Despite the procedural abnormality, the 5th Circuit still handed Avanci a major win, even if narrower than the original decision. According to the panel, Avanci can choose its licensees rather than being forced to license every portion of a supply chain and such actions are not antitrust violations.  The revised, narrower opinion may have been the result of copious amici briefs, or a realization that the original opinion may have caused a circuit split on the question of third party beneficiary standing.  As mentioned in our earlier review of the now rescinded 5th Circuit decision, SEP owners can rest a little easier knowing that under US law they can choose their licensees in a supply chain without running afoul of the antitrust laws.  This new decision shows that U.S. courts are continuing the trend of recognizing that “hold up” on the part of SEP-holders is less of a concern than “hold out” by would-be implementers. 

©1994-2022 Mintz, Levin, Cohn, Ferris, Glovsky and Popeo, P.C. All Rights Reserved.National Law Review, Volume XII, Number 187
Advertisement
Advertisement
Advertisement
Advertisement
Advertisement
Advertisement

About this Author

Daniel B. Weinger Patent Litigation Attorney Mintz Law Firm
Member

Daniel's practice in intellectual property focuses on patent litigation, both at the International Trade Commission and the Federal District Courts. Daniel has participated in all phases of patent litigation, including active engagement in multiple evidentiary hearings at the International Trade Commission. He has done work in a variety of technology areas, including computer software, software architecture, GPS, network devices, semiconductors, converged devices, and LED lighting.

Prior to joining Mintz Levin, Daniel worked as a database...

617-348-1629
Michael Renaud IP Litgation Attorney Mintz Levin
Member / Chair, Intellectual Property Division

Michael is a highly regarded intellectual property litigator and patent strategist who helps clients protect and generate revenue from their patent holdings. Intellectual Asset Magazine has repeatedly recognized him in its select IAM Patent 1000 and IAM Patent Strategy 300 publications. Clients rely on his counsel regarding sensitive licensing agreement negotiations, acquisitions, and other technology transactions. He leads a team known for its ability to translate complex technology and its value to non-technical professionals — in court and business negotiations.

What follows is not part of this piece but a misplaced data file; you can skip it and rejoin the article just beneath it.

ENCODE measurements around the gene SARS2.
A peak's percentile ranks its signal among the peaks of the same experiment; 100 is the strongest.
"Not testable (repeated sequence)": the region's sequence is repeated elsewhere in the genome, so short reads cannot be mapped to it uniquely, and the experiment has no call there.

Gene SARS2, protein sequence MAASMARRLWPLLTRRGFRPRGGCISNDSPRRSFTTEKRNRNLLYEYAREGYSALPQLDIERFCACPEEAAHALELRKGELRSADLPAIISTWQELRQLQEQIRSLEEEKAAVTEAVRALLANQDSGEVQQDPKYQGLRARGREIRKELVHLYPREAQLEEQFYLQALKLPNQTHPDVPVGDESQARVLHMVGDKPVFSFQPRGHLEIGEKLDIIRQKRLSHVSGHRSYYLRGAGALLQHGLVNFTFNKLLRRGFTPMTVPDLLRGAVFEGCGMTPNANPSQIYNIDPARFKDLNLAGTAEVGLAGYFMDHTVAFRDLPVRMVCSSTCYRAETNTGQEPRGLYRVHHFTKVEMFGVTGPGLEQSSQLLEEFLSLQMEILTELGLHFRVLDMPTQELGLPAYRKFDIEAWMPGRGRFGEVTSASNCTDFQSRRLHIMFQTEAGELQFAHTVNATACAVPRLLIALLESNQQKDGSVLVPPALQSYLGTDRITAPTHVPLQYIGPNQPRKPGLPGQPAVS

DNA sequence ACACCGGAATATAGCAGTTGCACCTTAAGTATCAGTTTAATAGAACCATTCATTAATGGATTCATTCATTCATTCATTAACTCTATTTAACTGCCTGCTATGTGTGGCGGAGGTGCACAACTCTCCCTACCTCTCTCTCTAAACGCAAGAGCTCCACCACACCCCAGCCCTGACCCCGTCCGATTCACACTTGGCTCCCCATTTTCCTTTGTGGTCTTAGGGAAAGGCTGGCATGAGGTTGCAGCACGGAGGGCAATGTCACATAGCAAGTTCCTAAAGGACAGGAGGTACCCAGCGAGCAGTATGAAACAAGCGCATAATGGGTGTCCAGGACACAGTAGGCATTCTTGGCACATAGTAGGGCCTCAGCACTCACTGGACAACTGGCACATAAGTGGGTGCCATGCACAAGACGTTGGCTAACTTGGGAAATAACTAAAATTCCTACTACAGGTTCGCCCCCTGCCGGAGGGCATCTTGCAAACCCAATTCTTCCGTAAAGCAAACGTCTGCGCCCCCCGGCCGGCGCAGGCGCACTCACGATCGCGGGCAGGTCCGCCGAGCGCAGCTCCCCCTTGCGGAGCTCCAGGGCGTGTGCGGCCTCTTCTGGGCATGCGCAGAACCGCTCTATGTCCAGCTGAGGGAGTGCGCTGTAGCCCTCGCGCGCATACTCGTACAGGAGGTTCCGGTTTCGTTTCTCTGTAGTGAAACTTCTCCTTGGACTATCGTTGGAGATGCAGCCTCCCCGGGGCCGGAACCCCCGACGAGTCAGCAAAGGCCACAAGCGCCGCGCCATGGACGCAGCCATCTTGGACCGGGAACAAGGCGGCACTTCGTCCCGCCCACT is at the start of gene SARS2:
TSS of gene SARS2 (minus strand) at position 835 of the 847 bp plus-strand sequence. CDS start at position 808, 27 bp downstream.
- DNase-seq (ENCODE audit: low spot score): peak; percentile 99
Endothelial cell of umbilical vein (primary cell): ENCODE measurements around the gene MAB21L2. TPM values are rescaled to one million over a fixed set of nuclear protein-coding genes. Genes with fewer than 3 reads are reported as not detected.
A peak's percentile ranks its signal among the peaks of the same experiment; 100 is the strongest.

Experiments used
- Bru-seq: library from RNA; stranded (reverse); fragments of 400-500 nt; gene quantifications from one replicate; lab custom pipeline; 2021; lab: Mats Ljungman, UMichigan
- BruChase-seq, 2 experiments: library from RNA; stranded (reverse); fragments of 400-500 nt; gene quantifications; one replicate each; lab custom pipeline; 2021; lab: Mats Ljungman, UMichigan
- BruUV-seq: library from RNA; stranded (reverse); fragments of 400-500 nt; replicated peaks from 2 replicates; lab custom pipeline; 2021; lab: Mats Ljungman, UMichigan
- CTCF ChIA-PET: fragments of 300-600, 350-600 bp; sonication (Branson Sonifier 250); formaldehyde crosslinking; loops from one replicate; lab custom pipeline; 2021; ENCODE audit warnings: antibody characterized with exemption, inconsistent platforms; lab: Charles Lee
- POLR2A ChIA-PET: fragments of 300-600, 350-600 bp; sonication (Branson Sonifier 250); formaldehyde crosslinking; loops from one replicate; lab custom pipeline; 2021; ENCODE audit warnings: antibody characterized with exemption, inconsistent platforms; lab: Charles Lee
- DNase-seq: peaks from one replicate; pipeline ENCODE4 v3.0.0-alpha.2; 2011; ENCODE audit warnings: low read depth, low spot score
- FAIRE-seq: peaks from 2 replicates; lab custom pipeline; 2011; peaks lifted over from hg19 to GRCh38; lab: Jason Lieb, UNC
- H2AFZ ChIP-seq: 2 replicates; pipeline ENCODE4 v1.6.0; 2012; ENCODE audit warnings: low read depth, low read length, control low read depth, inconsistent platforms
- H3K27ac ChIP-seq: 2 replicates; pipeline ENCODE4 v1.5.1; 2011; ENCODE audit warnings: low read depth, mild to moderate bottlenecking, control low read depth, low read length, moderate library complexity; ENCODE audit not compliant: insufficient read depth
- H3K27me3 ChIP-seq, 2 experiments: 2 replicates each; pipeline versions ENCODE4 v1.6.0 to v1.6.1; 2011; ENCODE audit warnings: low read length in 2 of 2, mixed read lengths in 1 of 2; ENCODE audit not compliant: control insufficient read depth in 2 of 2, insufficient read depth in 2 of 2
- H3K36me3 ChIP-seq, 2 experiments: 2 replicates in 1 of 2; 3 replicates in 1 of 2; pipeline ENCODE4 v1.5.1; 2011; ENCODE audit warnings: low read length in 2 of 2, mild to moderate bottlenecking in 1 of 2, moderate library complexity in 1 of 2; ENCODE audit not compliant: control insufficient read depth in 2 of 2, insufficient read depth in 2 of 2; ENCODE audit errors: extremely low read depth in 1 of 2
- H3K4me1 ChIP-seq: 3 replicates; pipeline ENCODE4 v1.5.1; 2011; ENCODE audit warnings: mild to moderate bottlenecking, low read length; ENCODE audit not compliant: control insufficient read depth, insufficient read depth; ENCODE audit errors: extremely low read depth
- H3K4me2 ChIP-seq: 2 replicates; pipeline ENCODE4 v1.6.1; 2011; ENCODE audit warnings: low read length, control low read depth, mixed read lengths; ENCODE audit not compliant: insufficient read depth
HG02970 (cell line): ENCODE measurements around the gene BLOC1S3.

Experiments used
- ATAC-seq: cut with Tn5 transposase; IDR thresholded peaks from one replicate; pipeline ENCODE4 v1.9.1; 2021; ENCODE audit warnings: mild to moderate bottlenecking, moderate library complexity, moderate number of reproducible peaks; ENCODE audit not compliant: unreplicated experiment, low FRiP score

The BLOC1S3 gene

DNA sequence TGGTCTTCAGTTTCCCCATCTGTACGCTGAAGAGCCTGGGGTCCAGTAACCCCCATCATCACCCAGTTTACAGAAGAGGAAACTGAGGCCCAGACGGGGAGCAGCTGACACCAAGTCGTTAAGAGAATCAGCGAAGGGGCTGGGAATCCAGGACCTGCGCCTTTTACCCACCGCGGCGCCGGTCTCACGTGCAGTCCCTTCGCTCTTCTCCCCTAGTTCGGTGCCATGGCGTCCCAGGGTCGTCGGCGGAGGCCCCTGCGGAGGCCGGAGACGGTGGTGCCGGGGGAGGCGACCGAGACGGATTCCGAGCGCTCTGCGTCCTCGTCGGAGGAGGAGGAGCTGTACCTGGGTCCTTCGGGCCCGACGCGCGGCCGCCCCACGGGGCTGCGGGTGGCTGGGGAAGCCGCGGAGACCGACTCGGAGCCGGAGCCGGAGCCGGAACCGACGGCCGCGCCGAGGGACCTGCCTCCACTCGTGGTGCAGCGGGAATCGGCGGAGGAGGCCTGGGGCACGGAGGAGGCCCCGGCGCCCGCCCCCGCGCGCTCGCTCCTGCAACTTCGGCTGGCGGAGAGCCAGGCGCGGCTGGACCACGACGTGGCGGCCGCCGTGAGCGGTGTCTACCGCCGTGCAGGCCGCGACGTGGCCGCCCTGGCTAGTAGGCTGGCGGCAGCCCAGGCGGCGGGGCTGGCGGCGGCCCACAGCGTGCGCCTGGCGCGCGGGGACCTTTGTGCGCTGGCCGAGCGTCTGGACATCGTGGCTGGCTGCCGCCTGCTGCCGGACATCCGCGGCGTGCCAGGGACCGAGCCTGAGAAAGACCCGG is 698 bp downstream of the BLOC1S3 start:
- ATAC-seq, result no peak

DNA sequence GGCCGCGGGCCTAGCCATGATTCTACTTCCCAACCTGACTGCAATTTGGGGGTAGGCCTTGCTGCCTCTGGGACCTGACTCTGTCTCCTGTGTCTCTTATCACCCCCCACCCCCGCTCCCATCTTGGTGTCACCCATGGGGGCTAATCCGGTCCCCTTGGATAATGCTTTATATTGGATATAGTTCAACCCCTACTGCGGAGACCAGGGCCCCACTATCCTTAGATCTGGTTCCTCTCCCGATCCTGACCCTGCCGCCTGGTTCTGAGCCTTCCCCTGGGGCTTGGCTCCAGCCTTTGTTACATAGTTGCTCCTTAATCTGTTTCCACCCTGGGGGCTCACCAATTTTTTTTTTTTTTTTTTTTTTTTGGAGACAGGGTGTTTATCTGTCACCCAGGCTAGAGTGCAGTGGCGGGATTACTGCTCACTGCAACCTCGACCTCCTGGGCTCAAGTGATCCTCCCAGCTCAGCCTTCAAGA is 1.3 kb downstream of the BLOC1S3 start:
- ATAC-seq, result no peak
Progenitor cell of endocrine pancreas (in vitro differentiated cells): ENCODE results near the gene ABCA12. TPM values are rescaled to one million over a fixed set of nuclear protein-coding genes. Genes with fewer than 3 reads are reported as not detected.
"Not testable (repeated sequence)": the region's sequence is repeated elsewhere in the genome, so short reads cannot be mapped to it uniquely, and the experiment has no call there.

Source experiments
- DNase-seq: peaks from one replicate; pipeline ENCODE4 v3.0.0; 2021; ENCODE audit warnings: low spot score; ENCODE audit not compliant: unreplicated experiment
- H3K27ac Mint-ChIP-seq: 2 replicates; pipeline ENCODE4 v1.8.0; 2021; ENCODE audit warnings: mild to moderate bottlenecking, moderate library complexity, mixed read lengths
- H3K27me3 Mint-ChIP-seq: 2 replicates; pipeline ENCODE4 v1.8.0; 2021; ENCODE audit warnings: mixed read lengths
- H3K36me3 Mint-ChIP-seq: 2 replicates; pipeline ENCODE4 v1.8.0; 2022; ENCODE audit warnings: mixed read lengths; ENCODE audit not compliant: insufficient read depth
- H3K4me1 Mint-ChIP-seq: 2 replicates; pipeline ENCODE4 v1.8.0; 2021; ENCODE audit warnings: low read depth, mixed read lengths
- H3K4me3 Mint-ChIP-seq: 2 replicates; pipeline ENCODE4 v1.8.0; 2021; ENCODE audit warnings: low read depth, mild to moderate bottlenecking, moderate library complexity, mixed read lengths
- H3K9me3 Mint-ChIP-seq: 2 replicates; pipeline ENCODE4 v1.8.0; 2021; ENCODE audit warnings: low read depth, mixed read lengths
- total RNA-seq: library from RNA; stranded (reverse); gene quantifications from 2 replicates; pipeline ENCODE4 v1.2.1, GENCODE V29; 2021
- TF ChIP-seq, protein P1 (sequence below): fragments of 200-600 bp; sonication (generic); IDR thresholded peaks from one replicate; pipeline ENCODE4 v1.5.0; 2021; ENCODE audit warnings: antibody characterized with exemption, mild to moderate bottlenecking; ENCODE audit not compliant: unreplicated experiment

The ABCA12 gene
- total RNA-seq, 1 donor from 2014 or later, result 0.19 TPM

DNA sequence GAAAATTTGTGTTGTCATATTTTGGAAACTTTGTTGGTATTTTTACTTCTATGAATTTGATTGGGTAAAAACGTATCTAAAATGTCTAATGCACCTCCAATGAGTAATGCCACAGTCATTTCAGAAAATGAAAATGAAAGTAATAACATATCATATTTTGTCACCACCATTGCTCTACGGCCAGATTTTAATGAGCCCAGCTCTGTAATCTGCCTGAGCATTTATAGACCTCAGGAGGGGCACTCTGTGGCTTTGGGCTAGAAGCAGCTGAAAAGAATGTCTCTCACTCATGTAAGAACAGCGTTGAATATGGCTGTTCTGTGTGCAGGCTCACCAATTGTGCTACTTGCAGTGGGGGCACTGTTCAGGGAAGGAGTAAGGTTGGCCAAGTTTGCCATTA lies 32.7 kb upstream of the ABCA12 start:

Michael is...

617-348-1870
Bruce Sokler, Mintz Levin Law Firm, Washington DC, Health Care, Antitrust and Litigation Attorney
Member

Bruce is Chair of the Antitrust Section and in his over 30 years in private practice, he has developed extensive experience in both antitrust and communications regulation, including associated First Amendment and copyright law matters

In the antitrust area, Bruce’s practice includes antitrust counseling and representation in connection with federal and state governmental matters, as well as private antitrust litigation. He counsels and has represented Fortune 100 companies, not-for-profits, start-up entities, and domestic and international joint ventures. Bruce has been involved in...

202-434-7303
James Thomson IP Litigation Lawyer Mintz Levin Cohn Ferris Glovsky and Popeo PC
Associate

James is an experienced intellectual property litigator with significant courtroom and trial experience in federal courts. He handles all aspects of litigation, including e-discovery, motion practice, taking and defending depositions, and trial preparation. He has particular experience handling damages assessments involving complex technologies.

James represents clients in patent and trademark infringement cases and in trade secrets matters, with a focus on high technology innovations. He also has experience representing clients in the biotechnology, pharmaceutical, and medical...

617-348-3098
Advertisement
Advertisement
Advertisement